Having had my second life with hockey as a player, dad, coach, ref and fan, all as a resident of Southern California, I’ve enjoyed watching the quality, quantity and level of play increase. It's to a point where it is not uncommon to see Cali kids playing in the NHL as well as through all levels of college, junior hockey and prep schools.  They are right there along with the Canadians, New Englanders, Minnesotans as well as with the Czechs, Swedes, Russians and Fins.  

I’m most proud of having watched and been a part of the development of many of these Socal kids.  But the same thing was happening in Phoenix, Vegas, Texas and Florida, all through the south.

One such player we knew had just moved to San Diego from Florida.  In an earlier chapter I told the story of our miracle peewee year with the La Jolla Jaguars.  One of the best players on that team was a youngster named Rory Hansen. This was a solid team, with the likes of Chad Ruhwedel(now with the Rochester Amerks and Buffalo Sabres) and Jon Parker, also with Rochester.  My son was on this team along with many other fine young players.  Greg Park recently became the all time scoring leader for Northern Arizona University.  There were only twelve skaters.  Coach Joe Noris liked it that way.  

The fact that my son, and Rory Hansen, ended up on the Jaguars was a fluke.  Both were destined to sign with the San Diego Jr. Gulls but as fate had it, the tryouts there went awry and I decided to take my son over to the Jaguars.  I encouraged Rory’s dad, Dan, to come with me and both of our sons ended up playing for and helping the Jags overcome all odds and win the California State Peewee championship that season.

The Hansens were transplants to San Diego, from Florida.  Dan was in the Coast Guard and had been transferred to San Diego.  Midway through the season the Hansen’s had to miss an important weekend with the Jaguars.  Unfortunately, one of Rory’s grandparents passed away and they had to go back to Florida for the funeral.

We lost an important game that weekend.  

CAHA, the governing body for California youth hockey had some very strict rules.  Violating any of these regulations could result in suspension of an offending player or even disqualification of the team.  I mention this because some time later I learned that Rory had actually skipped out to go back to Atlanta for a tournament with his old Florida team.  No death in the family.  How many fake grandpa deaths have occurred in the name of weekend hockey tournaments? How many more have to die?

Today, hockey players coming out of the south is no big deal.  However, I'm pretty sure I'm still the one and only to ever hail from Bonifay, Fla.  I checked and the closest rink to Bonifay is in Tallahassee.  That's only about an hour and a half away.  Easily in range for a devoted player and hockey dad.  But I suspect they are still focused on football, baseball and basketball.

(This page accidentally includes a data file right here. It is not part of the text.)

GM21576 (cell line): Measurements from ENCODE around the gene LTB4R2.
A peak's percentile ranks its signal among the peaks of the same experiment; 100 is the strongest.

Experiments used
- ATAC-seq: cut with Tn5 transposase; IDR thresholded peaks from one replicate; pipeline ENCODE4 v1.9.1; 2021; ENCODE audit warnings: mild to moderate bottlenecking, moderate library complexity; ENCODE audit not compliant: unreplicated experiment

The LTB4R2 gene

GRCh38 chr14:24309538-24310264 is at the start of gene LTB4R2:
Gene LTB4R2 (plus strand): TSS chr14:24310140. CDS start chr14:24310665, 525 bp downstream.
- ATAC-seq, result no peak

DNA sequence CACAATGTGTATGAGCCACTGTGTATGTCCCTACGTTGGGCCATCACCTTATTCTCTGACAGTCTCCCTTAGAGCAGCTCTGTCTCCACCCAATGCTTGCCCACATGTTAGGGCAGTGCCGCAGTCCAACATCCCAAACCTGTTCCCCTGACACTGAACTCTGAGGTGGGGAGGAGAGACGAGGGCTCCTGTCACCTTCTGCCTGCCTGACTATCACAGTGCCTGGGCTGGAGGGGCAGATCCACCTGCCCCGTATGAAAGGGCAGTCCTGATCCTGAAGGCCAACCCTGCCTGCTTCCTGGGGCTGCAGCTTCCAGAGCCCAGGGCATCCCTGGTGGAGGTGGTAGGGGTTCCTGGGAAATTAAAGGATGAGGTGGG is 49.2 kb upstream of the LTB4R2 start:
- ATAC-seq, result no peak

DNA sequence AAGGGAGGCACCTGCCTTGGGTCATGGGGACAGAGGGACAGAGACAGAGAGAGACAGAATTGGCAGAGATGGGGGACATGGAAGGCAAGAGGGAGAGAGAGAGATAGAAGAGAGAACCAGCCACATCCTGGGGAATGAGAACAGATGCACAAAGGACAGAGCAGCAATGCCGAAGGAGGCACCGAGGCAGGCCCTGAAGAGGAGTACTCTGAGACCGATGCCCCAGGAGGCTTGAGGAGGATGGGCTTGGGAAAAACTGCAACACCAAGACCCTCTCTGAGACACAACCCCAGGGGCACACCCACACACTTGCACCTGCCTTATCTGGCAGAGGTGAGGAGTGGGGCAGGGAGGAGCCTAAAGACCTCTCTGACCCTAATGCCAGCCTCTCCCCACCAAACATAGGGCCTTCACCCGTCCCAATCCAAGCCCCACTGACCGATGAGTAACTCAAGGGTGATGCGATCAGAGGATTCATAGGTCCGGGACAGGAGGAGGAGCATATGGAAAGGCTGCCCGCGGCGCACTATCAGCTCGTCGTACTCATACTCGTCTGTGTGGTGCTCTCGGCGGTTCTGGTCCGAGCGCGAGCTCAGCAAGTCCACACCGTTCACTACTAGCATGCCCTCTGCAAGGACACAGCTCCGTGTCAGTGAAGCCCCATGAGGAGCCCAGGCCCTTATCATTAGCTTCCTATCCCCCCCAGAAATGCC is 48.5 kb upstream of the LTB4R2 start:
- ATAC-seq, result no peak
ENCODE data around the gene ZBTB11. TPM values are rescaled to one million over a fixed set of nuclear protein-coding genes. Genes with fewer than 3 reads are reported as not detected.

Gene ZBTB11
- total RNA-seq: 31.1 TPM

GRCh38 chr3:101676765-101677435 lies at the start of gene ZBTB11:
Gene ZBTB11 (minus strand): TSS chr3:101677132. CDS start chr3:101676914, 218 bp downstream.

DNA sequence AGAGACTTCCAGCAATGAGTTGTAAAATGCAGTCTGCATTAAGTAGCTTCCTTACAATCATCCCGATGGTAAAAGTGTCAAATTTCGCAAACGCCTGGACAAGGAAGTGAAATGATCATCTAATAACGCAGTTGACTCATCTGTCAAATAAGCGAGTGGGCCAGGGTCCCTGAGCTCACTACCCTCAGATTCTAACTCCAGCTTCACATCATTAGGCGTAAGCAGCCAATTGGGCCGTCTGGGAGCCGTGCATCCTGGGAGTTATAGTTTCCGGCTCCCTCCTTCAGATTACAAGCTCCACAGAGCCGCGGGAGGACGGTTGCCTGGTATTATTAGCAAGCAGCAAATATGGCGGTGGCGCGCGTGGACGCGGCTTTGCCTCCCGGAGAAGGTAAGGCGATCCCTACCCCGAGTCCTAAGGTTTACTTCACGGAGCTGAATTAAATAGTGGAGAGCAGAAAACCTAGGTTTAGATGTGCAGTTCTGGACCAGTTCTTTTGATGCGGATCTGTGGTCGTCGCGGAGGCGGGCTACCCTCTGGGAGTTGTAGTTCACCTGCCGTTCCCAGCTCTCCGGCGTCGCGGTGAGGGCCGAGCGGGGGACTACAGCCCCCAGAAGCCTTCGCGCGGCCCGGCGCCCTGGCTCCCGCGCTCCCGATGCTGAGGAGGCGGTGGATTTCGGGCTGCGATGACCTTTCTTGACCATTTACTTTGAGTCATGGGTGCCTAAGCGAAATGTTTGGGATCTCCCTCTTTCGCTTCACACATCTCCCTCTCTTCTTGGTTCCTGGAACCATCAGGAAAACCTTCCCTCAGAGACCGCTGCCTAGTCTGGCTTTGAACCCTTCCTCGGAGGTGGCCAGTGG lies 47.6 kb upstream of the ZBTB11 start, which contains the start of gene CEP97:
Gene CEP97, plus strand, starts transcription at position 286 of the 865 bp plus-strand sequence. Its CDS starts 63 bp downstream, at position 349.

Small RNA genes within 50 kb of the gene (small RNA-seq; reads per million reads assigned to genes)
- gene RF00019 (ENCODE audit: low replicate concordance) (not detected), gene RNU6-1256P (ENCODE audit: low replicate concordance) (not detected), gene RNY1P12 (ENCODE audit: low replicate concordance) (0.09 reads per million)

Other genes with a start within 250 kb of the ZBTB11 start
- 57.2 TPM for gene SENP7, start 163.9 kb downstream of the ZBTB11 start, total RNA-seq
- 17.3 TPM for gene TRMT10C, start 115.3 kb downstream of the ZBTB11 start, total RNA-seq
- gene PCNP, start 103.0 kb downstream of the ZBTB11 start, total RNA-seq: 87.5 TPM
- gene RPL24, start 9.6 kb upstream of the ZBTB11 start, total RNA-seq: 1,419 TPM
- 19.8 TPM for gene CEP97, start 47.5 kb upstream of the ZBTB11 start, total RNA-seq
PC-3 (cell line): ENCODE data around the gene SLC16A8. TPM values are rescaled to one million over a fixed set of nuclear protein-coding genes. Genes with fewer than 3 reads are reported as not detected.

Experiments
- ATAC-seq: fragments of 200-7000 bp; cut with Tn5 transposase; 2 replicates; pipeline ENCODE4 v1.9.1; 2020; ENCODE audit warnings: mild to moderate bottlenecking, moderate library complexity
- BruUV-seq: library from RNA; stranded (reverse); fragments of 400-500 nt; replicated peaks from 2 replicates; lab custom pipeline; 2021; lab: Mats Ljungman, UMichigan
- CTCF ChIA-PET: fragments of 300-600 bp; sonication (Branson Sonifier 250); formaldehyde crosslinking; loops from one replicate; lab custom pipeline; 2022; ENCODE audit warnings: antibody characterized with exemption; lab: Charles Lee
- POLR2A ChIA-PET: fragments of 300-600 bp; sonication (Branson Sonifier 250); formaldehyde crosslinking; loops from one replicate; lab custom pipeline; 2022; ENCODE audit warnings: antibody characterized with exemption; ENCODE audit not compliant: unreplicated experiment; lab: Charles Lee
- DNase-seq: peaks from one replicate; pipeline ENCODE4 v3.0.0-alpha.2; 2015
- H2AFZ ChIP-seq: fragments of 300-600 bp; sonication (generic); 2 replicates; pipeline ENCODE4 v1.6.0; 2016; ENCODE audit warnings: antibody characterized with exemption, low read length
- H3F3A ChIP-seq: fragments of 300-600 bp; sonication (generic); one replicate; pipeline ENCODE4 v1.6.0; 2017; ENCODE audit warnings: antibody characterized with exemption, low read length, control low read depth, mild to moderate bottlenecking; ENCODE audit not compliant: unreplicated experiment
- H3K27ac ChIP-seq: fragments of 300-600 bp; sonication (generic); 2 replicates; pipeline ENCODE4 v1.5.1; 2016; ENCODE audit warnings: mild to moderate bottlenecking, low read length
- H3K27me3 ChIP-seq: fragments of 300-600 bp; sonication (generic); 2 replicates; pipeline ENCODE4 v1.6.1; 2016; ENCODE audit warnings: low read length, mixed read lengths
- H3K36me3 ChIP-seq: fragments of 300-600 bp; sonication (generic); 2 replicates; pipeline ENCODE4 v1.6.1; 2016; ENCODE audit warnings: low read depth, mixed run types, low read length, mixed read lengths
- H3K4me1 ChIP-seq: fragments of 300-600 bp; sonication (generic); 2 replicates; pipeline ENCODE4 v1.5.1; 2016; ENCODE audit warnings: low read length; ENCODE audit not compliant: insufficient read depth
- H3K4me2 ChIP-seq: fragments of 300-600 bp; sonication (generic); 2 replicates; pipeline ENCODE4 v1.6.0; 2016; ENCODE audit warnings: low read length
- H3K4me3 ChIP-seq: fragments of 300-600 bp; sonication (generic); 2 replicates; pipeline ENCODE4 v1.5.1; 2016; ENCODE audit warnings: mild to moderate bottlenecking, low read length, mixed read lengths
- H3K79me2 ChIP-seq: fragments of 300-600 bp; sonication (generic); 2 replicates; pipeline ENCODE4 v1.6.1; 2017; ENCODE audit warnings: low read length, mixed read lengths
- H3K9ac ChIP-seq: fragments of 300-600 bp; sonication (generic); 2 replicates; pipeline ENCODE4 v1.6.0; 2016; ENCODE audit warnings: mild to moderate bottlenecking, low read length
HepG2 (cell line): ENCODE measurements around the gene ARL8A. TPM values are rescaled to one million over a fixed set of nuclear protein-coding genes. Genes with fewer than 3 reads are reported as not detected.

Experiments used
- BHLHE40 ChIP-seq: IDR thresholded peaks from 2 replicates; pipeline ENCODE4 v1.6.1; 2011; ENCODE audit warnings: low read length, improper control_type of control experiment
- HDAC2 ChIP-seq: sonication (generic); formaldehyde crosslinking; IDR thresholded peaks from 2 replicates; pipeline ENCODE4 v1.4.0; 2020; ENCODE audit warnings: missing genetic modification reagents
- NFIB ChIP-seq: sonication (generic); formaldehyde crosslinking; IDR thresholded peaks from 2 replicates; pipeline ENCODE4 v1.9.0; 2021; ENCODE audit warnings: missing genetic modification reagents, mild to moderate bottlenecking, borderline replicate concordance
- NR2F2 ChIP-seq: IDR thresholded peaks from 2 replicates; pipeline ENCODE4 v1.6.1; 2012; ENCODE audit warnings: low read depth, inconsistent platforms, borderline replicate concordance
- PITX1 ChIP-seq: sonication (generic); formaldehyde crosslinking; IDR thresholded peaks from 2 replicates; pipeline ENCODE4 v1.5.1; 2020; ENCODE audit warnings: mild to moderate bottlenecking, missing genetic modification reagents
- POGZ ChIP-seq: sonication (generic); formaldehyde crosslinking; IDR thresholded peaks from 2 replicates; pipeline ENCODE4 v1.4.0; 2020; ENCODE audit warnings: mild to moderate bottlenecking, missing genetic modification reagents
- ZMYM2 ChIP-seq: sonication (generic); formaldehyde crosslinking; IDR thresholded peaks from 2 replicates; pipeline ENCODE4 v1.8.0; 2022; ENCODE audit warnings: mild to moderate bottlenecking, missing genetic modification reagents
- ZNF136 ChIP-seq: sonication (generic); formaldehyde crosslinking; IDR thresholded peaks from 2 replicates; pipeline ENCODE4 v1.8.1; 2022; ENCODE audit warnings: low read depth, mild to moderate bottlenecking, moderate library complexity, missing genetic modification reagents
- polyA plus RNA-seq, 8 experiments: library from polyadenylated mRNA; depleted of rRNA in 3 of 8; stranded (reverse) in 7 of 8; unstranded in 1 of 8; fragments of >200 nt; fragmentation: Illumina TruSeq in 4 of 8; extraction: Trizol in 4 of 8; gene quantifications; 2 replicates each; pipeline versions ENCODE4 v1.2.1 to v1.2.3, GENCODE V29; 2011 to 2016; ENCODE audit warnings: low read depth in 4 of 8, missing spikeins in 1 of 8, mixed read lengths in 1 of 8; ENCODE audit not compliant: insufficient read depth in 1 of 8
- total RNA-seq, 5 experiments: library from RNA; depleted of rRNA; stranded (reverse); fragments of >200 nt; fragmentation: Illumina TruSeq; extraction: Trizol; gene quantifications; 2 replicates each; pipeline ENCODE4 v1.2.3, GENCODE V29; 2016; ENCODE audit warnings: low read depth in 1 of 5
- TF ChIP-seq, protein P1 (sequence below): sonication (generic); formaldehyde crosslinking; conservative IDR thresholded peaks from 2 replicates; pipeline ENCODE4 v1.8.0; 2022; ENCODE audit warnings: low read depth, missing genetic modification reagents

Friday, January 10, 2014

Chapter 45: The Iceman Cometh

It's been an eventful week here in Connecticut. I finally got to my parents home at 3am. The funeral went smoothly.  It was humbling and enlightening to see how loved my dad was; by his friends, family, neighbors, fishing buddies and fellow musicians. I prepared a speech. I was not particularly sad or emotional about losing my father.  He was not very happy being ill and I know he wanted to go. So I was in pretty good shape knowing he was no longer suffering.  

That was until I stood up to deliver my talk right after my mother spoke. I was a blubbering fool. I had no idea where that came from. My speech include jokes and some funny stories so I had people laughing and crying.  

This story was relayed via email by one of my dad’s fishing friends.  I included it in my talk.  People were doubling over in their seats picturing this:
Red Balaban-Old Man and the Sea
 I always enjoyed fishing with " Red " when he was in Florida. He once hooked into a large Cobia and fought it so hard that his pants fell off . He continued to fight the large fish in his underwear until he finally landed it. By that time his underwear were around his knees and all enjoyed watching his bare ass as he got his prized fish into the boat. I laughed until I was blue in the face. He was a great man who I will truly miss.
If you happen to be fan of jazz, dixieland or otherwise, here are a few links about my dad and his impact on the genre:


It was great to see some of my high school hockey buddies and even my high school sweetheart at the service. My cousin, Bob Balaban was there as well as Ted Kennedy Jr. I rented a car for my son and he drove eight hours each way to get to say farewell to his Papa. 

Max and Bob Balaban
Ice on Phipps setting up for a perfect freeze
The day of the funeral the ice and snow on the lake was wet and melting.  We'd just had the big snow storm that covered the northeast. Now the temperature shot up to the high 40s with rain. 

We are not a religious family, but my mom wanted to “sit shiva” so we did that.  I was talking to one of our guests at this occasion.  A fellow named Joel Schiavone.  In one of my very early chapters of this saga I mentioned my introduction to the game of hockey started with my next door neighbor who played for a peewee team at the New Haven Arena named the Schiavone Scrappers.  Joel Schiavone is a dixieland jazz musician, associate and long time friend of my father’s.  I’d known of him for nearly 50 years.  I never knew he was involved with hockey.  At the Shiva I asked him if he was related to the Schiavone’s scrap business which sponsored the peewee team way back when.  He said he was.  He then told me my father had told him my story.

Schiavone Scrappers 1967
I thought I was talking to a nice older jazz man who may have had some familiarity with hockey.  He then told me he’d owned the AHL New Haven Nighthawks.  I couldn’t believe I’d known of this man for all those years and my dad never mentioned he owned a pro hockey team.  The things you learn!  I showed Joel this picture and he got a big kick out of it.